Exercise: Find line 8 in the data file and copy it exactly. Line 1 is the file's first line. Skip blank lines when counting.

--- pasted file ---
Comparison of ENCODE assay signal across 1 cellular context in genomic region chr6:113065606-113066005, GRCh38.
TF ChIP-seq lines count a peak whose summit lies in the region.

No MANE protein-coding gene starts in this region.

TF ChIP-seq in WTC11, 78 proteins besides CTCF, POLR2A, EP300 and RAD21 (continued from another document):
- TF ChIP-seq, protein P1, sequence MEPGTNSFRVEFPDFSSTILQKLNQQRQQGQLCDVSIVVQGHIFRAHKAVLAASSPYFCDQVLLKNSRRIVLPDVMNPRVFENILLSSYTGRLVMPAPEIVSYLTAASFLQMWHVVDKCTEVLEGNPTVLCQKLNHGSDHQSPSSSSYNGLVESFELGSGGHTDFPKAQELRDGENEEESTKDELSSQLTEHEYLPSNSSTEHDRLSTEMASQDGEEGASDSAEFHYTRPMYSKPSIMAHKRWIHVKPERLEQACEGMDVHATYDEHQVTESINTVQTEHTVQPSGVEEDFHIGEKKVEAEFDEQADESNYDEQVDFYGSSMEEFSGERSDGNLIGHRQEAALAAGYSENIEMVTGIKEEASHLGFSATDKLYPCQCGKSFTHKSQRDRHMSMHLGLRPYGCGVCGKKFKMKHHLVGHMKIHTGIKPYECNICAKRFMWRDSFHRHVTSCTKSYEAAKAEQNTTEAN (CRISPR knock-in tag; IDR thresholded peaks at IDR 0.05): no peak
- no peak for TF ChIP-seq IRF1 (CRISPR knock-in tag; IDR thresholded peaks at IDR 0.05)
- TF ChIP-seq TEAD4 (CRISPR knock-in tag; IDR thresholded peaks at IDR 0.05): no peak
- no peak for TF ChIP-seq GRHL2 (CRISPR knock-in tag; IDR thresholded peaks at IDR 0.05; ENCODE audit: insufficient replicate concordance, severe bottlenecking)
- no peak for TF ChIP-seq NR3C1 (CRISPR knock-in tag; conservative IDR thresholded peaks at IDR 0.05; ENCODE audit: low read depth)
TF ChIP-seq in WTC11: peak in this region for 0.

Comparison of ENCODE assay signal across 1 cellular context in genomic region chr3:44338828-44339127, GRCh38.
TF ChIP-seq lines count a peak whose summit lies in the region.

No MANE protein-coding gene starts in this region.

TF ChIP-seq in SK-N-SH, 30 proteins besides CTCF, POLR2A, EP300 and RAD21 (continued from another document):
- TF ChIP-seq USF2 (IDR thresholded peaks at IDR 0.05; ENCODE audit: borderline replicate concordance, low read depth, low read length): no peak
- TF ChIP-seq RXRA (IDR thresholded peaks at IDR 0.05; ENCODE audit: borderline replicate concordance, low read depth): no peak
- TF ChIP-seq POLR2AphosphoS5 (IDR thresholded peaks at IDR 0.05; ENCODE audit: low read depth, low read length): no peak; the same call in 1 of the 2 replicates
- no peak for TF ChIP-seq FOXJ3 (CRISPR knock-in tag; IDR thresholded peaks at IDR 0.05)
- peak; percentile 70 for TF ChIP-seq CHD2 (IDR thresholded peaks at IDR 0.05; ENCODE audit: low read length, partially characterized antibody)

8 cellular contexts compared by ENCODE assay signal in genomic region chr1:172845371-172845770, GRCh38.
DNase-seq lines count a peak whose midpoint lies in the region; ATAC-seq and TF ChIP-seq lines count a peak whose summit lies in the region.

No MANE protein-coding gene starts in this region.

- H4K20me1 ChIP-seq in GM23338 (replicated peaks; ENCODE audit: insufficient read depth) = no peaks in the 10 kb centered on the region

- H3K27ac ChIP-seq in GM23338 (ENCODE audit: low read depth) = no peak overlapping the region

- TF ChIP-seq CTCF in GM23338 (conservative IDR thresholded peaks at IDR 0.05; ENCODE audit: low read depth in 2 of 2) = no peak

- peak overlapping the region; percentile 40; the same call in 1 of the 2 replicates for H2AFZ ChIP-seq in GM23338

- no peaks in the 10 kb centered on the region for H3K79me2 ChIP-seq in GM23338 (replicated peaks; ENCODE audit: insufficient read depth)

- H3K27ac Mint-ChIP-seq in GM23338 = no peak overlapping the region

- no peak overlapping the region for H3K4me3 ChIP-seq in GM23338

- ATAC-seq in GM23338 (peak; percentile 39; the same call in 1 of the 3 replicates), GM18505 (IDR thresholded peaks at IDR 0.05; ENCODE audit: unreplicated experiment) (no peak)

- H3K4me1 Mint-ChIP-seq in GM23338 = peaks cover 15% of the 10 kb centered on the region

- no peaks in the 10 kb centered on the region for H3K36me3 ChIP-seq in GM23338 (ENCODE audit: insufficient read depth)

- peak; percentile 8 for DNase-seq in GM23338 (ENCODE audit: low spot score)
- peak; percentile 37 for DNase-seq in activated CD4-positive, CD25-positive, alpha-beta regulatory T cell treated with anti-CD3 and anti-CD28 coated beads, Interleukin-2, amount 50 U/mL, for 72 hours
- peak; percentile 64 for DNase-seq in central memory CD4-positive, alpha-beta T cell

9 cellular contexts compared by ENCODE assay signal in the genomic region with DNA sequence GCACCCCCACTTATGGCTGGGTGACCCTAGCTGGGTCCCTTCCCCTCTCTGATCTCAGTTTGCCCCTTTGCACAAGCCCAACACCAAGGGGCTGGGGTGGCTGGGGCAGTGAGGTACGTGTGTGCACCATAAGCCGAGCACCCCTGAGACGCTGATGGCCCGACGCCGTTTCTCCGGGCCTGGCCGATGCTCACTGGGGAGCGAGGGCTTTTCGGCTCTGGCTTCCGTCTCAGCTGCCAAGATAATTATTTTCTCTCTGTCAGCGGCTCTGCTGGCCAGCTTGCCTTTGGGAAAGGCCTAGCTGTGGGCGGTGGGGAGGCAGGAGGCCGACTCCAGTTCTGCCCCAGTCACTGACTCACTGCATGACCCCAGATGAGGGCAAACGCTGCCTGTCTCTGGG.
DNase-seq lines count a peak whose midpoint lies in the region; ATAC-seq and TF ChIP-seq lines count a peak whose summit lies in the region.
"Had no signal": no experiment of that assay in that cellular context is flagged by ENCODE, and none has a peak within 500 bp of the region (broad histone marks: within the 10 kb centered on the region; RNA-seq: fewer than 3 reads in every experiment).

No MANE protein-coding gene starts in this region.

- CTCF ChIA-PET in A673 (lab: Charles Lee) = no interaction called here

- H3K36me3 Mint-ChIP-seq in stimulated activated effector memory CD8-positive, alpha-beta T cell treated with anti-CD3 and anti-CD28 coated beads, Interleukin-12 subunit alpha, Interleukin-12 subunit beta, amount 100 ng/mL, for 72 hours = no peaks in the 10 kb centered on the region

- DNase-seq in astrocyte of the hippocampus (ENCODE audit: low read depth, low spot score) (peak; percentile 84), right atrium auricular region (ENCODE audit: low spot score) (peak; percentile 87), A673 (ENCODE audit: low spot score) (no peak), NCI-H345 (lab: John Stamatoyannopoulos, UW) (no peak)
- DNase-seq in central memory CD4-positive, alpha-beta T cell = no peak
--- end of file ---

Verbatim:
- no peak for TF ChIP-seq GRHL2 (CRISPR knock-in tag; IDR thresholded peaks at IDR 0.05; ENCODE audit: insufficient replicate concordance, severe bottlenecking)